In general, it is desirable to minimize the number of masks (at least to reduce the overall costs associated with the change) which would need to be changed, when making such circuit connectivity changes.

BRIEF DESCRIPTION OF THE DRAWINGS

The present invention will be described with reference to the following accompanying drawings.

FIG. 1 is a diagram illustrating the various layers used in the fabrication of an integrated circuit (IC) in a prior embodiment.

FIG. 2A represents an example portion of a circuit design, and FIG. 2B illustrates the desired changes to connectivity of elements of the circuit design.

FIGS. 3A and 3B respectively illustrate the layouts corresponding to FIGS. 2A and 2B in one prior embodiment.

FIG. 4 is a flowchart illustrating the approach using which the number of masks to be changed can be minimized, when changing existing connectivity in an integrated circuit, according to an aspect of the present invention.

FIG. 5A illustrates the manner in which dummy stacks can be laid along with a functional block in an integrated circuit according to an aspect of the present invention.

FIG. 5B illustrates the manner in which dummy stacks can be used in changing connectivity of elements of a functional block, according to an aspect of the present invention.

FIG. 6 is a flowchart illustrating the manner in which the location for laying dummy stacks can be determined according to an aspect of the present invention.

FIGS. 7A-7C illustrate the area portion occupied by corresponding metal layer in providing connectivity for elements forming the functional portion.

FIG. 7D illustrates the overlap of the area portions of FIGS. 7A-7C, to determine the common free area available to lay dummy stacks.

In the drawings, like reference numbers generally indicate identical, functionally similar, and/or structurally similar elements. The drawing in which an element first appears is indicated by the leftmost digit(s) in the corresponding reference number.

DETAILED DESCRIPTION

1. Overview

An aspect of present invention reduces the number of masks which would need to be changed/redesigned, when changing existing connectivity in (the design of) an integrated circuit. Such a feature is attained by incorporating dummy stacks into the circuit layout, with each dummy stack having the ability to provide connectivity on all layers of the metal. As the dummy stacks provide the flexibility of connectivity at any desired layer (which may otherwise be redesigned to achieve the desired connectivity change), redesign of at least some of the other masks is avoided while changing circuit connectivity.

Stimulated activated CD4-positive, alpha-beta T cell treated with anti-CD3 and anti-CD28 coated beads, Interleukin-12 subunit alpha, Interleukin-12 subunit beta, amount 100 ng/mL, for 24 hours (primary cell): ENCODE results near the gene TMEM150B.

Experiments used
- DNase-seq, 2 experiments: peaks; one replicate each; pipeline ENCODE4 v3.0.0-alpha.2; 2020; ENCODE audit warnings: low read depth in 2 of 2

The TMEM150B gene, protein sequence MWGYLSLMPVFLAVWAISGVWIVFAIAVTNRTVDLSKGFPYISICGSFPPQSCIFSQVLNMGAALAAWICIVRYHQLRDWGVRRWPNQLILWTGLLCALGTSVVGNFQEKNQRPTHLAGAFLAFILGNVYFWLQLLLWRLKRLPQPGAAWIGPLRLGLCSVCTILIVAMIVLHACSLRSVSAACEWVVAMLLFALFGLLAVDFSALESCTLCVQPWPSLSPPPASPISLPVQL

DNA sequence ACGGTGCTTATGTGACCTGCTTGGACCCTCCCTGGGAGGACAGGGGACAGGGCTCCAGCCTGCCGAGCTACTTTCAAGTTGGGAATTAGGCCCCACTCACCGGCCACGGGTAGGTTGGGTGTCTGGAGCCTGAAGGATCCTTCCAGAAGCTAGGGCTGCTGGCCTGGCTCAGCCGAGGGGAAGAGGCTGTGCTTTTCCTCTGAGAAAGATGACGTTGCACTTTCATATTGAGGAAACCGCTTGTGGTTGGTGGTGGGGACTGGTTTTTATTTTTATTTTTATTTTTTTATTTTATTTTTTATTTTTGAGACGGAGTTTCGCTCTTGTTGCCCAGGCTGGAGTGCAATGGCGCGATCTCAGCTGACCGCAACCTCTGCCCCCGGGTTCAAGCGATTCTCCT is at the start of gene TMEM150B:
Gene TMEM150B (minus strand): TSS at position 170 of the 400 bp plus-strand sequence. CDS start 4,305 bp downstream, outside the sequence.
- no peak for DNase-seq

Another aspect of the present invention provides an approach using which suitable locations are determined for laying the dummy stacks. The areas covered by each metal layer is mapped to a common plane (e.g., area covered by one of the layers), and the area on the common plane not covered by any one of the metal layers is deemed to be suitable for the dummy stacks.

Various aspect of present invention overcome at least some of the limitation described above. Several aspects of the invention are described below with reference to examples for illustration. It should be understood that numerous specific details, relationships, and methods are set forth to provide a full understanding of the invention. One skilled in the relevant art, however, will readily recognize that the invention can be practiced without one or more of the specific details, or with other methods, etc. In other instances, well known structures or operations are not shown in detail to avoid obscuring the features of the invention.

2. Approach

FIG. 4 is a flow chart illustrating the details of an approach which minimizes the number of masks to be changed when changing existing connectivity in an integrated circuit. The Figure is described with respect to FIGS. 2A and 2B for illustration. However, the approach(es) can be used in conjunction with other circuits (and change scenarios) as well. The flowchart begins with step 401 and control immediately passes to step 410.